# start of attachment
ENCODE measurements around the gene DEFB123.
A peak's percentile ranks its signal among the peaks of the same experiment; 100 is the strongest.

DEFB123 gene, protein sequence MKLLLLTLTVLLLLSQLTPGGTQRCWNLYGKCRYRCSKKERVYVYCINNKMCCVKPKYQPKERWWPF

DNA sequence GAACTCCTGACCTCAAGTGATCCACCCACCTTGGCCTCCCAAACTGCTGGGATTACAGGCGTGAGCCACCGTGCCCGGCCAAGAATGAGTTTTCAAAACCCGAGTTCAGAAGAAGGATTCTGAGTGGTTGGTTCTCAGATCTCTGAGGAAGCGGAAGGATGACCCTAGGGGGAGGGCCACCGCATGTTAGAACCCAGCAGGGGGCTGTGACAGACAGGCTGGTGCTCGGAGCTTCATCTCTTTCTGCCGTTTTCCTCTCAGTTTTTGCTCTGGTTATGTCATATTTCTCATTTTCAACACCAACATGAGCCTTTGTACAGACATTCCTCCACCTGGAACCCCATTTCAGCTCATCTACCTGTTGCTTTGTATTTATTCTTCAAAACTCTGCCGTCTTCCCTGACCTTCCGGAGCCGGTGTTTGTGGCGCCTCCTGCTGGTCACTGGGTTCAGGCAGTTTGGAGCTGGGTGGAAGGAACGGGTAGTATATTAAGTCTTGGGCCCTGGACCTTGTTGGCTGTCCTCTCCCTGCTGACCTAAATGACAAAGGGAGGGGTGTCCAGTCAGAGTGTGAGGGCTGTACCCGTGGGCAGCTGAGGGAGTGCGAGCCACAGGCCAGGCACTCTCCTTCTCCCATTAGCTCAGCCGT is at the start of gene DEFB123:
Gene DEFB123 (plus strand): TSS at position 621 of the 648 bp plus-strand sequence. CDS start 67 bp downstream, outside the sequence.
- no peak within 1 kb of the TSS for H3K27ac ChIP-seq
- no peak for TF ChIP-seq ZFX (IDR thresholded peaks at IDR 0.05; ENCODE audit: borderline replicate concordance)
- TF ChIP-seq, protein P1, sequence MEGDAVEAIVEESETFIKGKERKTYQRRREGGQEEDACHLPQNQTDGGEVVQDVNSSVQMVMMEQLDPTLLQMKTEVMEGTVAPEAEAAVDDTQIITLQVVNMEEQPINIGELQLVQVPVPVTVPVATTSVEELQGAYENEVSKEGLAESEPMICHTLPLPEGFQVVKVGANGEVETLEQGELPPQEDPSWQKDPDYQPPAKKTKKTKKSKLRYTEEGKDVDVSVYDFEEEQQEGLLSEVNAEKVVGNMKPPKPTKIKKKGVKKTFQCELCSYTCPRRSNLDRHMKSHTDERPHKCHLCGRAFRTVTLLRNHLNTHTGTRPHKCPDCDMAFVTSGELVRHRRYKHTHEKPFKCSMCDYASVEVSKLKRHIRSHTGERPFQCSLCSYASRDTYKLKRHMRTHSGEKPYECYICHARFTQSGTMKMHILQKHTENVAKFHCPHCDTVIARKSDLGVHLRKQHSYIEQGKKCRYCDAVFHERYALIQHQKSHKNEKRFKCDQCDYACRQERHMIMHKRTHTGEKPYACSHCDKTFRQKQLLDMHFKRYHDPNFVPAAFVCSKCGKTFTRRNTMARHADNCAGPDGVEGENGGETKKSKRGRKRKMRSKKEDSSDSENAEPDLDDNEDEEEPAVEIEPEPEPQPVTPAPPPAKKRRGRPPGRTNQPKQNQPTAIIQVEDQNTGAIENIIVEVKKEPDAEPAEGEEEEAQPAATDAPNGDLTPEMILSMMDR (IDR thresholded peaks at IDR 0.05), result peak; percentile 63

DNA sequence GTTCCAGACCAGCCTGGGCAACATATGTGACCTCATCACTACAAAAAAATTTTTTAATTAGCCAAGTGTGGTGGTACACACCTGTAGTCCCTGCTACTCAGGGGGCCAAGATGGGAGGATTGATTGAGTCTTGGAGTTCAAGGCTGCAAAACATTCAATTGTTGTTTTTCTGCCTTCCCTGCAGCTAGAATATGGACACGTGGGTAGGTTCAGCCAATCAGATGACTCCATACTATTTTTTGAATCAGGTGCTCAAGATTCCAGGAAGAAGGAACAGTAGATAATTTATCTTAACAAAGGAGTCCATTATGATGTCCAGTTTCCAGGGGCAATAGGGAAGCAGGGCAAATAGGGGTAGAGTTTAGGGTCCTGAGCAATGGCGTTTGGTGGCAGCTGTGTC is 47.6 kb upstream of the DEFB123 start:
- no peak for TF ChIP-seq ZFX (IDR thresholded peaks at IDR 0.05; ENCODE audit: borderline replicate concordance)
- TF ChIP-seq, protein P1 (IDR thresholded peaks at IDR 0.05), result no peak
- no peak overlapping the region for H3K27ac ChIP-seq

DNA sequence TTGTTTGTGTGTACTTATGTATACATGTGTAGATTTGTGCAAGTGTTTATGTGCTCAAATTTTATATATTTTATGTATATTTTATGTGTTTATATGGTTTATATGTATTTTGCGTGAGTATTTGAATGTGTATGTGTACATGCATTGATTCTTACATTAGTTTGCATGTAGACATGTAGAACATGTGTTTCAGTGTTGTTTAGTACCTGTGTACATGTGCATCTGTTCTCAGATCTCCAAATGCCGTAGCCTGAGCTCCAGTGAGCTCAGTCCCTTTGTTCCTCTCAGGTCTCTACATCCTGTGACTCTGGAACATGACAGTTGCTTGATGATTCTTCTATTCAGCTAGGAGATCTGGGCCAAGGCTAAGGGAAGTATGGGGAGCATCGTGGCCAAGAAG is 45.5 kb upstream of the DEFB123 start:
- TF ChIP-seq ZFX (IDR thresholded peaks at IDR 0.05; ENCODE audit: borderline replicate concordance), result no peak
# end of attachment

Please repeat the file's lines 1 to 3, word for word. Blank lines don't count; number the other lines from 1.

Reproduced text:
ENCODE measurements around the gene DEFB123.
A peak's percentile ranks its signal among the peaks of the same experiment; 100 is the strongest.

DEFB123 gene, protein sequence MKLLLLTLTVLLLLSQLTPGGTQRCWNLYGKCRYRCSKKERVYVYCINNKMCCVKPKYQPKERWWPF